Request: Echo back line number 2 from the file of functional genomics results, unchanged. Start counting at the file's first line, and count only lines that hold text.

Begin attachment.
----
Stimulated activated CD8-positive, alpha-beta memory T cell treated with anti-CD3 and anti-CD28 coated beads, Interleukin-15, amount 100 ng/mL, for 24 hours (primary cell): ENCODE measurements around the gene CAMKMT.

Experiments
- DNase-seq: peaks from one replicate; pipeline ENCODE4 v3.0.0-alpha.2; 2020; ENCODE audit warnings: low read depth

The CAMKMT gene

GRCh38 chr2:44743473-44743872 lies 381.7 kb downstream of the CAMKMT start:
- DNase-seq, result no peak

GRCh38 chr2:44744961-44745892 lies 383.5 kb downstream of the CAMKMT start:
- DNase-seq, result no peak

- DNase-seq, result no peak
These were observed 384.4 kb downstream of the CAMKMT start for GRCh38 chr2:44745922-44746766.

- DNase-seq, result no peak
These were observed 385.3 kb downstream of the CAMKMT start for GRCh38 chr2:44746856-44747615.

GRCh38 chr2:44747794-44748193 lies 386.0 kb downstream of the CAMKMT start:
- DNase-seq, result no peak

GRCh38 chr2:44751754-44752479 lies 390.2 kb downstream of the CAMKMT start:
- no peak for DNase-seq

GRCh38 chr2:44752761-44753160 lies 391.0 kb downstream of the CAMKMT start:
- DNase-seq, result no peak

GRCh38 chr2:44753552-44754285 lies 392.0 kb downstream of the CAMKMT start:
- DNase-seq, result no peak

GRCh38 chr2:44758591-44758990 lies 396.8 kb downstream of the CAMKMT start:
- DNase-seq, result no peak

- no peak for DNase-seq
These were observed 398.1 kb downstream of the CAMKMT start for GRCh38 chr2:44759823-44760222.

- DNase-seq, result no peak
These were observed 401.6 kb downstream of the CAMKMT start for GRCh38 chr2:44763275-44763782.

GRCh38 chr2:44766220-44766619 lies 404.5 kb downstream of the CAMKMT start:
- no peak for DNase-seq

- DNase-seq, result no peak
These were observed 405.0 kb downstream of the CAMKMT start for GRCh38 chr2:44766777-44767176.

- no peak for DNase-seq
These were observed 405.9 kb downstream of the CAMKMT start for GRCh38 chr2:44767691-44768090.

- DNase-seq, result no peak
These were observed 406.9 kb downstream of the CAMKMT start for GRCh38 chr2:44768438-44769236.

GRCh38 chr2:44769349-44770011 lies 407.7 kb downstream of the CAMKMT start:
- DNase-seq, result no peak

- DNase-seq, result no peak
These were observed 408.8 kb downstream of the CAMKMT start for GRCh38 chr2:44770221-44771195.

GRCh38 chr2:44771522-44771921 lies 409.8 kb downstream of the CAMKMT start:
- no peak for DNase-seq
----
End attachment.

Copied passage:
Experiments